STRESS, PERSONALITY TRAITS AFFECT CHOLESTEROL LEVEL, STUDIES SHOW
COLUMBUS, Ohio -- New research has found that it's not just diet that influences cholesterol levels -- psychological stress and personality traits also play a role.
One study found that levels of LDL cholesterol (the so-called "bad" cholesterol) rose about 5 percent in a group of middle-aged airline pilots during a time of high occupational stress.
And in a second study, researchers discovered that medical students who scored high on a measure of conscientiousness had HDL (good) cholesterol levels about 4 percent higher than those who scored low on the measure.
The research was presented March 15 in Washington, D.C. at the International Congress of Behavioral Medicine, hosted by the Society of Behavioral Medicine.
These studies provide additional evidence of how negative psychological factors such as stress can be harmful to health and how positive traits -- such as conscientiousness -- may protecthealth, said Catherine Stoney, co-author of the studies and an associate professor of psychology at Ohio State University.
"Our research suggests that psychology and physiology work together in determining cholesterol levels," said Stoney, who is a member of Ohio State's new Institute for Behavioral Medicine Research.
"We're just beginning to understand the characteristics of individuals and situations that predict cholesterol levels."
High levels of LDL cholesterol have been shown to promote atherosclerosis, while HDL cholesterol may retard it.
In the stress study, 127 male and female airline pilots (average age 41) were given cholesterol tests shortly before and at a time when they were facing high occupational stress. The stress involved getting their pilots' licenses recertified. In addition, they performed stressful tasks in the laboratory while cholesterol levels were monitored.
The researchers tested the individuals for several factors that may influence cholesterol levels, including fat intake in their diets, waist-hip ratio, and perceived stress. Results showed that all of these factors had influences on levels of bad cholesterol for men, Stoney said. But stress -- both occupational and short-term -- influenced bad cholesterol levels independently of the other factors such as diet. When a subset of these men were tested again nearly a year later, similar findings emerged.
However, Stoney said, women in the study didn't show stress-related increases in bad cholesterol levels. She believes hormonal differences may explain why women didn't have the cholesterol increase seen in men.
Stoney said the finding that perceived stress had an independent effect on LDL cholesterol levels was particularly interesting.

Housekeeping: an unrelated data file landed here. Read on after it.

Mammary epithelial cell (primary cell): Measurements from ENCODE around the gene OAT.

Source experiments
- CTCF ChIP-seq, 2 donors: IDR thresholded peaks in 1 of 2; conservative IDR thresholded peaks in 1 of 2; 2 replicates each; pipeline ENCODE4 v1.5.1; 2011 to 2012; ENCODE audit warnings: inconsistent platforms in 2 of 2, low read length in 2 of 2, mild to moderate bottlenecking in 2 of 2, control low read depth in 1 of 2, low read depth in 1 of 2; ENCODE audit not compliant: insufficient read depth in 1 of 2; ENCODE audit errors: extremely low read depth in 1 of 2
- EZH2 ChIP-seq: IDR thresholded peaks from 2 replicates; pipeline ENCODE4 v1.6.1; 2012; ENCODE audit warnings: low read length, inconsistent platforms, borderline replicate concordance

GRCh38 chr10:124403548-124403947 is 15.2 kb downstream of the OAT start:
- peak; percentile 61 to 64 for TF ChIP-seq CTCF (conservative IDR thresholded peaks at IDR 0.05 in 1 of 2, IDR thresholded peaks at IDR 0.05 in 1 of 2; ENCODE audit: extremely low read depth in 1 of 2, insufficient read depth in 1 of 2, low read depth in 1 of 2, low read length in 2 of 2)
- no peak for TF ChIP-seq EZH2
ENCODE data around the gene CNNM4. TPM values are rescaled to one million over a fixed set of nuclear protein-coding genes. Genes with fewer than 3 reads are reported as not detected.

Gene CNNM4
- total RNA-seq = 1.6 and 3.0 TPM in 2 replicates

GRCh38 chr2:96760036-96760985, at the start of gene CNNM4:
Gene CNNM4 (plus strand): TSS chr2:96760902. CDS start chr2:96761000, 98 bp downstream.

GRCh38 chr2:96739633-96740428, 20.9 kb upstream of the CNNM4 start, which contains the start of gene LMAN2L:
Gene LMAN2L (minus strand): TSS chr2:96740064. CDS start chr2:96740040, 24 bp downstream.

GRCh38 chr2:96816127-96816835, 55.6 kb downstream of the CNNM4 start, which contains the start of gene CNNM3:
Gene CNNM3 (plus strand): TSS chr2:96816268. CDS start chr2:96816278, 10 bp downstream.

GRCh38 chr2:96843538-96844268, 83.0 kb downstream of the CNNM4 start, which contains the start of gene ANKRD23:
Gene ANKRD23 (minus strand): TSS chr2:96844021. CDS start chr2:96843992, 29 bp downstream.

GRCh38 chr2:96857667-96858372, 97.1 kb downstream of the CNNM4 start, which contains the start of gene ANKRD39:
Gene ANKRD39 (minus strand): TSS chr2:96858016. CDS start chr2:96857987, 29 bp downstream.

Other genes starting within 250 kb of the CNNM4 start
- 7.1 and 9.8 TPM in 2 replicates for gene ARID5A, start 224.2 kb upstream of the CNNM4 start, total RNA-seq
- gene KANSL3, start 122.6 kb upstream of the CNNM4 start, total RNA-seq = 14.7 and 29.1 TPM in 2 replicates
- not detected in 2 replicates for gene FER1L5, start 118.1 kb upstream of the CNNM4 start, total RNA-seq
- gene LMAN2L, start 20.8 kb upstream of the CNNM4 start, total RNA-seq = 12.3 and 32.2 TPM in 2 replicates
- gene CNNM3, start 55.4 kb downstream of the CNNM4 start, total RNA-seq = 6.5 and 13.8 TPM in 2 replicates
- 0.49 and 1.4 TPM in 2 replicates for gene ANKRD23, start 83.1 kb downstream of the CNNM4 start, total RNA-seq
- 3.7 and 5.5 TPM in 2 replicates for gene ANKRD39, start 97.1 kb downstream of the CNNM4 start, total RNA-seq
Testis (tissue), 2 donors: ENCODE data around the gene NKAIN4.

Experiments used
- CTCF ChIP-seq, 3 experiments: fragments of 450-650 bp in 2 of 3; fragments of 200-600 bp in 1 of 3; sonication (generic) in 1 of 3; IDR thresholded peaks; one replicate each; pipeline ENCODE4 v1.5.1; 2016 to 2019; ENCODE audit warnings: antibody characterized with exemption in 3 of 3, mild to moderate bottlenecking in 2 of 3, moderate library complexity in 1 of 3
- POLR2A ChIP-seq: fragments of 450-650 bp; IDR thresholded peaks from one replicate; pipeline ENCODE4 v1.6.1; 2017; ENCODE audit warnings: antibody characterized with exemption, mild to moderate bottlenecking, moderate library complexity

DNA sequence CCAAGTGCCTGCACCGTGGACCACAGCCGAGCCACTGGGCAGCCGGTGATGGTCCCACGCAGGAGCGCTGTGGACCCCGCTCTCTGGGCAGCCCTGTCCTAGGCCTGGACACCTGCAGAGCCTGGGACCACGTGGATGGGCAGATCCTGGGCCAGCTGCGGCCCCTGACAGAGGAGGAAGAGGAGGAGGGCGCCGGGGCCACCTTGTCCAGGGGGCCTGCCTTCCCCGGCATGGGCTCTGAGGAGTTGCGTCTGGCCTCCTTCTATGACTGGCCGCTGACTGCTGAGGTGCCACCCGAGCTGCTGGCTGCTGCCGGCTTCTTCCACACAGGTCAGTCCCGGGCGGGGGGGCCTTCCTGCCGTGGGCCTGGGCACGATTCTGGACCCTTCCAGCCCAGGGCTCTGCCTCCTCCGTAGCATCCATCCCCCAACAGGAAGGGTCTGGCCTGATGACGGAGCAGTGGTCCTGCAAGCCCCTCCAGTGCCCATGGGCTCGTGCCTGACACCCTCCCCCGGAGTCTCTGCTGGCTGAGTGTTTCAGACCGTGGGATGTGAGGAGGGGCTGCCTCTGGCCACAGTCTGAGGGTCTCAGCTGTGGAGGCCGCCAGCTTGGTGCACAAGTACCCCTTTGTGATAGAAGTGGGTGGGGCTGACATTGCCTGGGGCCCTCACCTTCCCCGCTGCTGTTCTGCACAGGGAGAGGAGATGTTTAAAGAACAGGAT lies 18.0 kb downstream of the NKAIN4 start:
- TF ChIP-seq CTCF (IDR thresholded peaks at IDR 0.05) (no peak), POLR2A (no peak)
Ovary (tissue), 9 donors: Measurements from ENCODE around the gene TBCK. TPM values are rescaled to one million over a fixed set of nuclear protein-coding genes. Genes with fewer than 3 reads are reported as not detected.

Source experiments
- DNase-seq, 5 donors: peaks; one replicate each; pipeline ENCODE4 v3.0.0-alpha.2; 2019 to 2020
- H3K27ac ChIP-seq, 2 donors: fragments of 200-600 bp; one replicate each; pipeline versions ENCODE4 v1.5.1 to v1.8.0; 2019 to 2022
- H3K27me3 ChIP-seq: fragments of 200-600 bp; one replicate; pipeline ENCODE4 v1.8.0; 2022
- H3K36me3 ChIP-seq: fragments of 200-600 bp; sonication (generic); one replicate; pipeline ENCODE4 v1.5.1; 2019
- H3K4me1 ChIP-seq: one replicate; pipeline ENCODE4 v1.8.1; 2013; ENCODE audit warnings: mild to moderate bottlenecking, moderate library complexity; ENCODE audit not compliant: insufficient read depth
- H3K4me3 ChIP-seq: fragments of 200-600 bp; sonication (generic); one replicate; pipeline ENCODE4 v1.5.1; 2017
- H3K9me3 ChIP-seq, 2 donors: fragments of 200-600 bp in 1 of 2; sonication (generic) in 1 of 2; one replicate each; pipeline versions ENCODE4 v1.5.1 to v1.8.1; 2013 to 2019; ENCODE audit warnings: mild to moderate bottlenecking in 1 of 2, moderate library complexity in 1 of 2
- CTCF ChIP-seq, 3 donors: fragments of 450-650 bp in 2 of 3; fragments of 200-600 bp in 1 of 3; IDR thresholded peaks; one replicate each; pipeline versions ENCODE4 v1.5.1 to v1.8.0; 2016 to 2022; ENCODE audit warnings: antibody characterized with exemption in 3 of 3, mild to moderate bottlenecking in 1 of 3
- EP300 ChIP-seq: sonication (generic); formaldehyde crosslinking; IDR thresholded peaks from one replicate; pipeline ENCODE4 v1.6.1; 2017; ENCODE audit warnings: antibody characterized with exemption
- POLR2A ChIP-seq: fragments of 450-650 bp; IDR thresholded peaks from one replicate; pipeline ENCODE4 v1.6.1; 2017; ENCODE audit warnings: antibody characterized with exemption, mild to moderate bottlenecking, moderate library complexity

"There are different ways that stressful situations can affect cholesterol levels. One way may be that people eat more high-fat foods when they're under stress, and that affects their cholesterol," she said. "But we found that perceived stress has an effect beyond diet."
In the personality study, the researchers gave 100 male and female medical students the NEO Five Factor Personality Inventory. This measure tests people on five personality traits: neuroticism, extraversion, openness to experience, agreeableness and conscientiousness.
The results showed that people who scored high on conscientiousness -- those who tend to be organized, reliable, hard-working, punctual and ambitious -- also had higher levels of the good cholesterol. Those who scored high on agreeableness -- those who were trusting, helpful, forgiving and altruistic -- were slightly more likely to have higher levels of good cholesterol, although this association wasn't as strong.
"We're not sure why conscientiousness is related to cholesterol levels," Stoney said. "But the results may help explain observations that have linked personality traits and longevity."
This study confirmed results from other research showing that women have higher levels of good cholesterol than do men.
Overall, the two studies indicate that stress and other psychological factors play an important role in cholesterol levels. "We need more research to find out how all of these factors relate to one another," she said.
Stoney conducted the research with Raymond Niaura, Linda Bausserman, Michael Goldstein, Mary Flynn and Peter Herbert. All except Stoney are from the Brown University School of Medicine.
Contact: Catherine Stoney, (614) 292-0588
Written by Jeff Grabmeier, (614) 292-8457
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